When compared with Euler-Bernoulli or Rayleigh beam models, Timoshenko-Ehrenfest model allows to predict the larger deflections under static loads of "thick" beams or the lower eigen-frequencies of beams under dynamic behaviors.

The analysis of the free vibrations for such a beam, leads to a coupled system of equations : \[ \begin{aligned} G\kappa A \left( \frac{\partial^2 w}{\partial x^2} + \frac{\partial \phi}{\partial x} \right) - \rho A \frac{\partial^2 w}{\partial t^2} &= 0 \\ EI\frac{\partial^2\phi}{\partial x^2} - G\kappa A \left( \frac{\partial w}{\partial x} + \phi \right) - \rho I \frac{\partial^2 \phi}{\partial t^2} &= 0 \\ \end{aligned} \] The elimination of the cross-sectional rotation $\phi$ leads to the fourth-order differential equation (both in space and in time) : \[ EI \frac{\partial^4 w}{\partial x^4} - \rho I \left(1 + \frac{E}{G\kappa} \right)\frac{\partial^4 w}{\partial x^2\partial t^2} + \rho A \frac{\partial^2 w}{\partial x^2} + \frac{\rho^2 I}{G\kappa} \frac{\partial^4 w}{\partial t^4} = 0 \] Some authors prefer to eliminate the transverse displacement $w$ instead of $\phi$ and they end up with the same equation, $w$ being replaced with $\phi$ i.e. both variables have the same time and space dependence).

The corresponding characteristic equation is a bi-quadratic equation : \[ k^4 - k^2 \omega^2 \frac{\rho}{E} \left( 1 + \frac{E}{G\kappa } \right) - \omega^2 \frac{\rho A}{EI} + \omega^4 \frac{\rho^2}{G\kappa E} = 0 \] 4 solutions are possible for the wavenumber and the behavior of the beam depends on a "cutoff" pulsation $\omega_c$ defined as the square root of the ratio between the shear stiffness and the rotary inertia : \[ \omega_c^2 = \frac{\kappa G A}{\rho I} \] (all quantities being positive, there's only one physical solution for $\omega_c$ which is $+\sqrt{\omega_c^2}$).

For $\omega < \omega_c$, 2 wavenumbers describe propagative waves (in opposite direction) and the remaining 2 describe evanescent waves (in opposite direction).
For $\omega > \omega_c$, the 4 wavenumbers describe propagating waves and there is thus 2 different waves propagating at each pulsation above $\omega_c$. The first wave is the flexural one. The second one belongs to what have been called the second spectrum (which can be disregarded under some conditions like long beams and specific boundary conditions).

About the second moment of area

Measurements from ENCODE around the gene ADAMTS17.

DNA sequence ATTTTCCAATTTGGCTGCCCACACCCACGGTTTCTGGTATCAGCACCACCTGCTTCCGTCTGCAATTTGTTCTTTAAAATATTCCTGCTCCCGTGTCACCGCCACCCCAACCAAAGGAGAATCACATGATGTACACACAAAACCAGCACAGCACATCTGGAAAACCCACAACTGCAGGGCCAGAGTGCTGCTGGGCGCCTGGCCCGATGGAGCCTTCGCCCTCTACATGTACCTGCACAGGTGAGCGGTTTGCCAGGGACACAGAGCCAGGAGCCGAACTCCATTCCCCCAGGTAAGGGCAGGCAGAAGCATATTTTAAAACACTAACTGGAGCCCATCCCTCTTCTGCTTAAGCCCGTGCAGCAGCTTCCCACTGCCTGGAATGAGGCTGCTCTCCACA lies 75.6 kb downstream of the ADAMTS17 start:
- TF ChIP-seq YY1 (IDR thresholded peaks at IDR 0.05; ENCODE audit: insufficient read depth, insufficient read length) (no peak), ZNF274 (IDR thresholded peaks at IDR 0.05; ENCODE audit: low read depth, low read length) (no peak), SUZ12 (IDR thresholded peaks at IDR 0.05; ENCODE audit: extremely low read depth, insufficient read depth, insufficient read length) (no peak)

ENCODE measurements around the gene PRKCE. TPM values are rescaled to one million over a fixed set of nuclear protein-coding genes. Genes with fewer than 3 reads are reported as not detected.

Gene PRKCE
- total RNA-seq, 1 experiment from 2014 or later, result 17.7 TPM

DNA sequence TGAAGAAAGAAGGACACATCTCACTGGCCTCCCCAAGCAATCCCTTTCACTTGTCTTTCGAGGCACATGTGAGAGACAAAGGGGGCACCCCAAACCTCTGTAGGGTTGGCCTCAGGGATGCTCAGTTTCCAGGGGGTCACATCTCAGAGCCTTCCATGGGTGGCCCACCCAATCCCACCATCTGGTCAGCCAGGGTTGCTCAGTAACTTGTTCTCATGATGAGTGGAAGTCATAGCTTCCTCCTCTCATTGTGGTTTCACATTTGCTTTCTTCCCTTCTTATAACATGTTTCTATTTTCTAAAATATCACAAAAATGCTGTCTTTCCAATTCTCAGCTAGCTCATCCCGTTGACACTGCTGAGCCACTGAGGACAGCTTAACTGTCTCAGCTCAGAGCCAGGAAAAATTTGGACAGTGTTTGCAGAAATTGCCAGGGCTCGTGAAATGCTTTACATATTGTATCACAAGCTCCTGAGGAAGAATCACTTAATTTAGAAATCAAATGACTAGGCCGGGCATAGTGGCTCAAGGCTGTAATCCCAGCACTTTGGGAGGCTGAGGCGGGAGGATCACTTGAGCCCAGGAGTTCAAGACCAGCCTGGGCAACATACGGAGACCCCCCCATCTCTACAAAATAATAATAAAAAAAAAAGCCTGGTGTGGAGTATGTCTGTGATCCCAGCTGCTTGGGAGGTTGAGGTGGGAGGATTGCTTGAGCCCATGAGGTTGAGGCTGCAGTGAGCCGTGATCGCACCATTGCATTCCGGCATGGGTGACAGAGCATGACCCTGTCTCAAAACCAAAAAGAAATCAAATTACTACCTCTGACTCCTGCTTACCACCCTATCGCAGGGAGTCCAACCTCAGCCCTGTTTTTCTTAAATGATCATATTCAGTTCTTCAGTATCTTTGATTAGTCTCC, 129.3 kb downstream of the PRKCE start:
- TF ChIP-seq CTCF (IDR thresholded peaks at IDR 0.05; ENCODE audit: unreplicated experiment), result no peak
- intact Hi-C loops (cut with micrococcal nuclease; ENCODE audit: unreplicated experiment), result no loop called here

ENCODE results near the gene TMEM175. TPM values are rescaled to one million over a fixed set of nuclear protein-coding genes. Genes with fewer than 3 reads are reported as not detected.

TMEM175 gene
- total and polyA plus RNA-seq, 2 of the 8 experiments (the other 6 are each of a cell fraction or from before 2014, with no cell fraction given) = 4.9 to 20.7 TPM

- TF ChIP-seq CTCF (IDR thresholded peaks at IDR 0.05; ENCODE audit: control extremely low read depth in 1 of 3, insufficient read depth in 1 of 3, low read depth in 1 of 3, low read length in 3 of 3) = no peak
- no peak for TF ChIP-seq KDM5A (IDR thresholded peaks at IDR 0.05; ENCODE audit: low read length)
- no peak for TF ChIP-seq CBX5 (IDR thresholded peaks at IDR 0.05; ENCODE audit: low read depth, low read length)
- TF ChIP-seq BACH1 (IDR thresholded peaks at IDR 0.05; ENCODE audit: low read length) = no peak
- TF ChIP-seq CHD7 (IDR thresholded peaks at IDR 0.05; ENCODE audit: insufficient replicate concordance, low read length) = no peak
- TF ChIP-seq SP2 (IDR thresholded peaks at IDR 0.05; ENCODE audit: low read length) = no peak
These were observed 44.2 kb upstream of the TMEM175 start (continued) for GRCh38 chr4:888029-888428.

The second moment of area $I$ is a purely geometric quantity computed here, with respect to the vector space used, as : \[ I = \iint_{A} z^2dzdy \] Note that $I$ is, sometimes, abusively referred to as an inertia quantity while the density is not involved in $I$.

Below are some values for $I$, expressed in the international system of units as m$^4$. Any resemblance to the buttons of a PS4 console with Nintendo's colors may not be purely coincidental.
\[ I = \pi (R^2 - r^2) / 4 \]
\[ I = BH^3/36 \] (not necessarily isosceles triangle but axes should pass through its centroid)
\[ I = \frac{bH^3+2Bh}{12} \]
\[ I = (BH^3-bh^3) / 12 \]
\[ I = \frac{B H^3-(B-b)h^3}{12} \] (for a symmetric beam)
\[ I = \pi R^4 / 4 \]
\[ I = BH^3/12 \]

About the shear coefficient

A dimensionless shear coefficient $\kappa$ was introduced to account for the fact that the shear stress and the shear strain are not constant over the cross-section of a beam.
There is no unique formula to express this coefficient which depends on the geometry of the cross-section among other parameters. Various expressions have been published, some accounting for the Poisson's ratio $\nu$ of a homogeneous material, some valid in the static regime, some others valid in a dynamic regime. The values reported are usually obtained from comparisons with more general continuum mechanics analyses or from experiments.

Below are some expressions for $\kappa$ found in the literature.

$\displaystyle\frac{6(1+\nu)}{7+6\nu}$ in Cowper 1966 (static regime); $\displaystyle\frac{6(1+\nu)^2}{7+12\nu+4\nu^2}$ in Hutchinson 2001 (dynamic regime).

$2/3$ in Timoshenko 1921; $\displaystyle\frac{10(1+\nu)}{12+11\nu}$ in Cowper 1966 (static regime). Note that this latter expression equals $5/6$ when $\nu=0$. The expression in the dynamic regime proposed by J. R. Hutchinson 2001 is too long to be reported here but it reduces to $\displaystyle\frac{5(1+\nu)}{6+5\nu}$ as one approaches "perfect" plane stress conditions.

Additional expressions, for other shapes or for other conditions, can be found in reviews on the subject by G. R. Cowper 1966, T. Kaneko 1975, J. R. Hutchinson 2001 (and the comments by N. G. Stephen on Hutchinson's work)...


Obviously, the artwork of this page is inspired from Mario by Nintendo (with all images drawn from scratch and served as svg files). The beam/tube + piranha plant is inspired from the artwork by Manali on Dribbble.
The remaining content of this page is copyleft under :
the creative commons license Attribution 3.0 Unported (CC BY 3.0),
Luc Jaouen (@ljaouen), ISSN 2606-4138.